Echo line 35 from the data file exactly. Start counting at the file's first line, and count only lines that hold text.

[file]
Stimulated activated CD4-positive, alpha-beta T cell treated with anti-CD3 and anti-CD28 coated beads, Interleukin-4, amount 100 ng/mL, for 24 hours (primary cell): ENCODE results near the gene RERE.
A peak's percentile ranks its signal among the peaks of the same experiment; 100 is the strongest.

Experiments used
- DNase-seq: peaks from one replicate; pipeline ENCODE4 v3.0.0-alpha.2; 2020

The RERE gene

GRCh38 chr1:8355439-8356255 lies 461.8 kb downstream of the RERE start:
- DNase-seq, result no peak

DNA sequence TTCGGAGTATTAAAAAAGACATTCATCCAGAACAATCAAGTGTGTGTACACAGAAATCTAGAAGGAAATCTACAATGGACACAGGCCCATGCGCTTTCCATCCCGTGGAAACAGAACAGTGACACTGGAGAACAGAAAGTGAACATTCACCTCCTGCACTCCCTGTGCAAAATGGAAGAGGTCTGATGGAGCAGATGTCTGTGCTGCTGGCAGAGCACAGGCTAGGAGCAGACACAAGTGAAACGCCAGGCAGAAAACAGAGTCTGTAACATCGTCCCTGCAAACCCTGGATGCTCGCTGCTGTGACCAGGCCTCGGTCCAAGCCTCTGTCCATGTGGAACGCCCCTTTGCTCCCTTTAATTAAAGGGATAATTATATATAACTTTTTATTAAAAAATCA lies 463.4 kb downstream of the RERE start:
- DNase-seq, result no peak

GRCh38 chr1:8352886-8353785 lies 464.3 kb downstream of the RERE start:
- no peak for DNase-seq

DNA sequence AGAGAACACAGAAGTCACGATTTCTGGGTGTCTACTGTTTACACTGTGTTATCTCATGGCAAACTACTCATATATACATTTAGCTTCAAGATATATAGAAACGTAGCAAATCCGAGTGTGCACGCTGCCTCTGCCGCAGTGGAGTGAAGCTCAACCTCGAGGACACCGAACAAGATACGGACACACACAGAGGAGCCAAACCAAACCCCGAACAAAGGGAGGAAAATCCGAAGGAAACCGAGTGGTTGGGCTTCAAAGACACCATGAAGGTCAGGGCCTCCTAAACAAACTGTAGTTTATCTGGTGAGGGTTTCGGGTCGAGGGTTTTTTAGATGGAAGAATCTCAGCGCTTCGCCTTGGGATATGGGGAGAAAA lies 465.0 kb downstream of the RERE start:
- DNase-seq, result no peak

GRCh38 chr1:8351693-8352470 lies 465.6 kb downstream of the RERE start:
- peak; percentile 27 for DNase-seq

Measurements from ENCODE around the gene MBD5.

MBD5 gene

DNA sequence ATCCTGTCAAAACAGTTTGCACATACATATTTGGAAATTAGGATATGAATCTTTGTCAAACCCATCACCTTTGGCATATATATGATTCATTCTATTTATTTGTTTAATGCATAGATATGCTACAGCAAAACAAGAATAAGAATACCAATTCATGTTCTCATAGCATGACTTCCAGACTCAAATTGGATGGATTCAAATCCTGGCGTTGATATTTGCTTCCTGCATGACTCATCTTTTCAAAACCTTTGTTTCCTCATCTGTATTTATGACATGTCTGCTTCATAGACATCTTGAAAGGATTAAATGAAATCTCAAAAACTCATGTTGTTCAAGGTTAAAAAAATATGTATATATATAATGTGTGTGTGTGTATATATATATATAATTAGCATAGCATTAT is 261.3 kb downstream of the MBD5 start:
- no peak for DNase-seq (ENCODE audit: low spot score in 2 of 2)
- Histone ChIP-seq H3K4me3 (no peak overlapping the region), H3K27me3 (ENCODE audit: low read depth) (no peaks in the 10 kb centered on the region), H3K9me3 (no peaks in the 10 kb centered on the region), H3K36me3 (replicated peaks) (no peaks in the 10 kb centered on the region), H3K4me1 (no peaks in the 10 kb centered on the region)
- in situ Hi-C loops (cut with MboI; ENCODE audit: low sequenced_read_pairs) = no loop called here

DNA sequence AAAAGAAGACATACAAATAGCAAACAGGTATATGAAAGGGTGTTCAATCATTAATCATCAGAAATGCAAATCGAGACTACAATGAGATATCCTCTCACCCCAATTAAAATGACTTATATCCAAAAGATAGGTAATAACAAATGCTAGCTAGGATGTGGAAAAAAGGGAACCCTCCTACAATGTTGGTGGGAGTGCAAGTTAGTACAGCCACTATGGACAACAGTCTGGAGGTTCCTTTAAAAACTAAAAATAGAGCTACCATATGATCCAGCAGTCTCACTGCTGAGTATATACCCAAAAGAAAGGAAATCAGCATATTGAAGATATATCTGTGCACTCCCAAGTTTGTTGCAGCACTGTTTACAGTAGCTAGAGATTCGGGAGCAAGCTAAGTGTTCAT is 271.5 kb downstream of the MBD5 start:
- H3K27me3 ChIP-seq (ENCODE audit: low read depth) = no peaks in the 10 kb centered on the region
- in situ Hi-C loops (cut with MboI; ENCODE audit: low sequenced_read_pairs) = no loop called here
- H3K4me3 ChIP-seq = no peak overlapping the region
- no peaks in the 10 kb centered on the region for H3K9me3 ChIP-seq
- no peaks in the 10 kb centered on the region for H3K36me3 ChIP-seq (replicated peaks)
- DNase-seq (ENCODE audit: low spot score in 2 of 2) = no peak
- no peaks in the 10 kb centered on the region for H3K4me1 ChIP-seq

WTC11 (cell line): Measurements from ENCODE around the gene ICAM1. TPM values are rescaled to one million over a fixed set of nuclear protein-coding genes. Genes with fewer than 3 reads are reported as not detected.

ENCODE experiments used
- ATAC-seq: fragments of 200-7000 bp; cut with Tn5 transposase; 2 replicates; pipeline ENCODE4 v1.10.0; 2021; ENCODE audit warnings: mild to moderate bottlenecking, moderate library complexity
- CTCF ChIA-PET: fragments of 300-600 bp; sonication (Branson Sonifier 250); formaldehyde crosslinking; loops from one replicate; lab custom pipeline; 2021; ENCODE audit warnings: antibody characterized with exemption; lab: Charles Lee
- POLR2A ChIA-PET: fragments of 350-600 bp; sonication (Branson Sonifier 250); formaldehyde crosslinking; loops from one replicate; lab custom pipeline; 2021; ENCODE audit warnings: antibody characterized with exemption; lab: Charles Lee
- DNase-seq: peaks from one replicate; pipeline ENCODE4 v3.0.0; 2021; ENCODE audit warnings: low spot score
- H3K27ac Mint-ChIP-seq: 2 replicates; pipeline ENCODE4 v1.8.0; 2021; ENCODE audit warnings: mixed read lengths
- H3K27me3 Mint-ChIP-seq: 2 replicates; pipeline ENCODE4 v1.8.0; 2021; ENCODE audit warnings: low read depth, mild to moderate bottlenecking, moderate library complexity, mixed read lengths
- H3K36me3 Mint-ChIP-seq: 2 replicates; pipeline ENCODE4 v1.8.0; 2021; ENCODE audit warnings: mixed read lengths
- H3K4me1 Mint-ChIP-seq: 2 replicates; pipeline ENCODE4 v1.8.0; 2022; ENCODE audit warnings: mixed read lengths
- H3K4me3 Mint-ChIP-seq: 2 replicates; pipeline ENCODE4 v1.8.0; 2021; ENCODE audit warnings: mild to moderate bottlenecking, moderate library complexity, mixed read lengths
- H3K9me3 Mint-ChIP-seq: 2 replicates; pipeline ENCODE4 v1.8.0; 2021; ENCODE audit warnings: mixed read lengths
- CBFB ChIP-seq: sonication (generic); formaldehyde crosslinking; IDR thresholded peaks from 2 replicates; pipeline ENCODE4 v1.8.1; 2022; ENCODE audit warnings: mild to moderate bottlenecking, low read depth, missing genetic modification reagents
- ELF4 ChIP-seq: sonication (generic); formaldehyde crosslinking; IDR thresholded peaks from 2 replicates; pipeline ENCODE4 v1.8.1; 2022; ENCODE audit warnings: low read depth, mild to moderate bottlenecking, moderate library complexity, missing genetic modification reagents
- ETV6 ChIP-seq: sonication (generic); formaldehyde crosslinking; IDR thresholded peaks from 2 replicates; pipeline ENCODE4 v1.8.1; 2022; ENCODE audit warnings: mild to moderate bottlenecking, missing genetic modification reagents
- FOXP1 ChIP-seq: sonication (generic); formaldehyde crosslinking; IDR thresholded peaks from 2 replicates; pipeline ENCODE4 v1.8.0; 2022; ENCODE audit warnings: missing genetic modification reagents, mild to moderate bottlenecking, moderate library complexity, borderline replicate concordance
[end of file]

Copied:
- DNase-seq: peaks from one replicate; pipeline ENCODE4 v3.0.0; 2021; ENCODE audit warnings: low spot score